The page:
Edge-Enhanced Global Disentangled Graph Neural Network for Sequential Recommendation

Sequential recommendation has been a widely popular topic of recommender systems. Existing works have contributed to enhancing the prediction ability of sequential recommendation systems based on various methods, such as recurrent networks and self-attention mechanisms. However, they fail to discover and distinguish various relationships between items, which could be underlying factors which motivate user behaviors. In this paper, we propose an Edge-Enhanced Global Disentangled Graph Neural Network (EGD-GNN) model to capture the relation information between items for global item representation and local user intention learning. At the global level, we build a global-link graph over all sequences to model item relationships. Then a channel-aware disentangled learning layer is designed to decompose edge information into different channels, which can be aggregated to represent the target item from its neighbors. At the local level, we apply a variational auto-encoder framework to learn user intention over the current sequence. We evaluate our proposed method on three real-world datasets. Experimental results show that our model can get a crucial improvement over state-of-the-art baselines and is able to distinguish item features.

READ FULL TEXT VIEW PDF
POST COMMENT

Comments

There are no comments yet.

Authors

page 1

04/05/2022

Transition Information Enhanced Disentangled Graph Neural Networks for Session-based Recommendation

Session-based recommendation is a practical recommendation task that pre...
07/28/2020

GLIMG: Global and Local Item Graphs for Top-N Recommender Systems

Graph-based recommendation models work well for top-N recommender system...
01/14/2022

Attention over Self-attention:Intention-aware Re-ranking with Dynamic Transformer Encoders for Recommendation

Re-ranking models refine the item recommendation list generated by the p...
10/31/2019

Learning Disentangled Representations for Recommendation

User behavior data in recommender systems are driven by the complex inte...
04/01/2022

Sequential Recommendation with Causal Behavior Discovery

The key of sequential recommendation lies in the accurate item correlati...
10/17/2019

Cascading: Association Augmented Sequential Recommendation

Recently, recommendation according to sequential user behaviors has show...
06/26/2021

Improving Sequential Recommendation Consistency with Self-Supervised Imitation

Most sequential recommendation models capture the features of consecutiv...
This week in AI

Get the week's most popular data science and artificial intelligence research sent straight to your inbox every Saturday.

I Introduction

Recommender systems play a critical role in the fast-developing Internet age, aiming to predict the most likely items which users may be interested in. Collaborative filtering is an efficient and widely used approach in recommendation, which commits to capturing latent user and item features from historical interactions. Early works like Matrix Factorization (MF) [17]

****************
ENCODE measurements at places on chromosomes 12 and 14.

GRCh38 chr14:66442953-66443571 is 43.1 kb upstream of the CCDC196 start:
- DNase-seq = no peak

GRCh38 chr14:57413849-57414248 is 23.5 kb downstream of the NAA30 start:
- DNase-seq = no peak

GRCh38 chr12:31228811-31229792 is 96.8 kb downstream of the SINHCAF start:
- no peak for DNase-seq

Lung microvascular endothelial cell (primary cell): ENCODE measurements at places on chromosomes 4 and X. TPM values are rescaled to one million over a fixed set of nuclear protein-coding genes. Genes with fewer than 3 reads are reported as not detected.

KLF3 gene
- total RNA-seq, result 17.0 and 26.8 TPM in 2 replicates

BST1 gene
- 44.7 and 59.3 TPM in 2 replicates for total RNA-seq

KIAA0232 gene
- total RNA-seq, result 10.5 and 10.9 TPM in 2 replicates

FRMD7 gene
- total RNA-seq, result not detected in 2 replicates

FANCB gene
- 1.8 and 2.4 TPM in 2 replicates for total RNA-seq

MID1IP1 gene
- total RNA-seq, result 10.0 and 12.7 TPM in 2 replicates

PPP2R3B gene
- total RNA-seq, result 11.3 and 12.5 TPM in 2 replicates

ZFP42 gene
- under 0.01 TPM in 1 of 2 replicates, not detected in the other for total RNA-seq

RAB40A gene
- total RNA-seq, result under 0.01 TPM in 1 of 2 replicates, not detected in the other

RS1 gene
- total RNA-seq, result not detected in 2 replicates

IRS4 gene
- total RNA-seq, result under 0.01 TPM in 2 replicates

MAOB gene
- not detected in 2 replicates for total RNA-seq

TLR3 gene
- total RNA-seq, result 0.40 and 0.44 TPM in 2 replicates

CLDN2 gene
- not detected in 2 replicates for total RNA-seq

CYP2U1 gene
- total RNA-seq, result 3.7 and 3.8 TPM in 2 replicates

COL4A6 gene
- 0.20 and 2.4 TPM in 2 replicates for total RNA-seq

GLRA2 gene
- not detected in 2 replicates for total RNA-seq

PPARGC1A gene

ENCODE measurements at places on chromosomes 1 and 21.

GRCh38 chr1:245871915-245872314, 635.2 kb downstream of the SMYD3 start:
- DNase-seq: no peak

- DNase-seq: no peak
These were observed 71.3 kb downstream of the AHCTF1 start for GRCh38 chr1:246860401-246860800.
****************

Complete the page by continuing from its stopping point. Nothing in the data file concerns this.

decompose a rating matrix into user and item embeddings to capture implicit semantics. As the scale of users and items increases rapidly in recent years, more deep learning models are proposed based on collaborative filtering to characterize plentiful user tastes over a large amount of items. For example,  

[1] and [37] build user-item graphs to integrate the multi-hop relationship of interactions. [20] and [19]

introduce a variational auto-encoder framework into the model and infer the representation as a Gaussian distribution.

Sequential recommendation is an important part among recommender systems. It models user behaviors as a sequence of items instead of a set of items. Markov Chain (MC) 

[6] is a classic method, which models short-term item transitions and predicts the next item a user may like. Factorized personalized Markov chain (FPMC) [29]

combines the markov chain and the traditional matrix factorization together to model user preferences. With the development of deep learning networks, Recurrent Neural Networks (RNNs) have achieved successes in sequential recommendation. For example, Long Short-Term Memory (LSTM) 

[41] is a common variation of RNN to enhance model’s ability of maintaining sequential information by memory cells. GRU4Rec [5]

applies Gated Recurrent Units (GRU) to session-based recommendation by introducing session-parallel mini-batches. RNN-based methods face the challenge of maintaining long-range information. Then self-attention network is applied to sequential recommendations recently to capture both long-term and short-term dependencies. SASRec and BERT4Rec both get good prediction results with attention mechanisms. SASRec 

[13] is able to capture long-term dependencies because it takes into account the influential weights of a whole historical sequence. BERT4Rec [31] employs a deep bidirectional self-attention network with Cloze tasks to increase the efficiency of a transformer model.

These previous works model user intentions with historical sequential interactions, ignoring dynamic underlying relationships behind items. The edges that link pairwise items contain abundant semantic information of factors why and how users choose one item after another. These underlying factors are related to real-world concepts, and one certain factor often plays a leading role in a single situation. For example, suppose there are two users interacting with six items, as shown in Figure 1

. The link graph shows that item 2 is adjacent to all the other five items. But these edges are intuitively motivated by different factors. Item 2 is linked to items 1 and 4 because they are in the same color, while it is linked to 5 and 6 because they have short sleeves. Item 3 is connected to item 2 because it can be used as a T-shirt jacket. These different factors show the intention transformation of user behaviors, and also reveal the shared features of pairwise items. Therefore, recognizing and distinguishing the underlying item-link factors is able to enhance the expression ability of models, and disentangled representation learning